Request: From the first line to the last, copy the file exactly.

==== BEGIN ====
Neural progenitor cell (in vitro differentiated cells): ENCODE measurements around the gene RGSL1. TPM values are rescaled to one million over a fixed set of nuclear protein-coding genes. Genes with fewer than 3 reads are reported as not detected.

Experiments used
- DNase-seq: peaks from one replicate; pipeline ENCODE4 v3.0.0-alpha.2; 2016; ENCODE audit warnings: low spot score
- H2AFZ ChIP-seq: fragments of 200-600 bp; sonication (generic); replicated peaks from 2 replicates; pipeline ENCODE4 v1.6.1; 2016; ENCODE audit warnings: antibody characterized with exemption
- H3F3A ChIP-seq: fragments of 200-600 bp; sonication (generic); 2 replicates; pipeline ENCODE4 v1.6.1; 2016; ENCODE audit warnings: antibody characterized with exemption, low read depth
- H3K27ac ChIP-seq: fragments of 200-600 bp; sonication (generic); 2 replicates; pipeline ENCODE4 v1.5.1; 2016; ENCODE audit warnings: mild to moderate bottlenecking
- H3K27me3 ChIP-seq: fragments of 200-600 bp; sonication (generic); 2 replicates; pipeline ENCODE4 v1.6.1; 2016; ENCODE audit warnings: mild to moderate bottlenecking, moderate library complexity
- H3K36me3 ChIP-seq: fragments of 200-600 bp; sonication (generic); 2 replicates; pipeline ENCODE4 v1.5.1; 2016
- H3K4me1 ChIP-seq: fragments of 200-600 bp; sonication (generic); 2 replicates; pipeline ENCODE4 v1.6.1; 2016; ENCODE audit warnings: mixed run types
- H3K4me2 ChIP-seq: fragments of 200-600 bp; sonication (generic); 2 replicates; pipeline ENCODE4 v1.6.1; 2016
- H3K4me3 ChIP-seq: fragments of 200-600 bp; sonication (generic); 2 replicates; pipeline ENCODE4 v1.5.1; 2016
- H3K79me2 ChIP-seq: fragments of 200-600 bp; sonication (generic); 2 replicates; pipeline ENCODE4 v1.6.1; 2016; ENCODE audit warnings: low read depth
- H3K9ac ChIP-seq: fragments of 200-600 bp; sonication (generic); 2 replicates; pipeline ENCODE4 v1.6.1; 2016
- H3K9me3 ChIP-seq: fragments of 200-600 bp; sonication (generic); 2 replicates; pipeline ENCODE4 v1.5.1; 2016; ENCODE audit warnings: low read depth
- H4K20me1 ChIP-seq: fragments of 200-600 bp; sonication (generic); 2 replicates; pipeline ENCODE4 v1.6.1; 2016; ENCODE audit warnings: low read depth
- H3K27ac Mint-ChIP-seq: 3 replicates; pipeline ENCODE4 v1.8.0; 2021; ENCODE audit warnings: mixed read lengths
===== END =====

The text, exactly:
Neural progenitor cell (in vitro differentiated cells): ENCODE measurements around the gene RGSL1. TPM values are rescaled to one million over a fixed set of nuclear protein-coding genes. Genes with fewer than 3 reads are reported as not detected.

Experiments used
- DNase-seq: peaks from one replicate; pipeline ENCODE4 v3.0.0-alpha.2; 2016; ENCODE audit warnings: low spot score
- H2AFZ ChIP-seq: fragments of 200-600 bp; sonication (generic); replicated peaks from 2 replicates; pipeline ENCODE4 v1.6.1; 2016; ENCODE audit warnings: antibody characterized with exemption
- H3F3A ChIP-seq: fragments of 200-600 bp; sonication (generic); 2 replicates; pipeline ENCODE4 v1.6.1; 2016; ENCODE audit warnings: antibody characterized with exemption, low read depth
- H3K27ac ChIP-seq: fragments of 200-600 bp; sonication (generic); 2 replicates; pipeline ENCODE4 v1.5.1; 2016; ENCODE audit warnings: mild to moderate bottlenecking
- H3K27me3 ChIP-seq: fragments of 200-600 bp; sonication (generic); 2 replicates; pipeline ENCODE4 v1.6.1; 2016; ENCODE audit warnings: mild to moderate bottlenecking, moderate library complexity
- H3K36me3 ChIP-seq: fragments of 200-600 bp; sonication (generic); 2 replicates; pipeline ENCODE4 v1.5.1; 2016
- H3K4me1 ChIP-seq: fragments of 200-600 bp; sonication (generic); 2 replicates; pipeline ENCODE4 v1.6.1; 2016; ENCODE audit warnings: mixed run types
- H3K4me2 ChIP-seq: fragments of 200-600 bp; sonication (generic); 2 replicates; pipeline ENCODE4 v1.6.1; 2016
- H3K4me3 ChIP-seq: fragments of 200-600 bp; sonication (generic); 2 replicates; pipeline ENCODE4 v1.5.1; 2016
- H3K79me2 ChIP-seq: fragments of 200-600 bp; sonication (generic); 2 replicates; pipeline ENCODE4 v1.6.1; 2016; ENCODE audit warnings: low read depth
- H3K9ac ChIP-seq: fragments of 200-600 bp; sonication (generic); 2 replicates; pipeline ENCODE4 v1.6.1; 2016
- H3K9me3 ChIP-seq: fragments of 200-600 bp; sonication (generic); 2 replicates; pipeline ENCODE4 v1.5.1; 2016; ENCODE audit warnings: low read depth
- H4K20me1 ChIP-seq: fragments of 200-600 bp; sonication (generic); 2 replicates; pipeline ENCODE4 v1.6.1; 2016; ENCODE audit warnings: low read depth
- H3K27ac Mint-ChIP-seq: 3 replicates; pipeline ENCODE4 v1.8.0; 2021; ENCODE audit warnings: mixed read lengths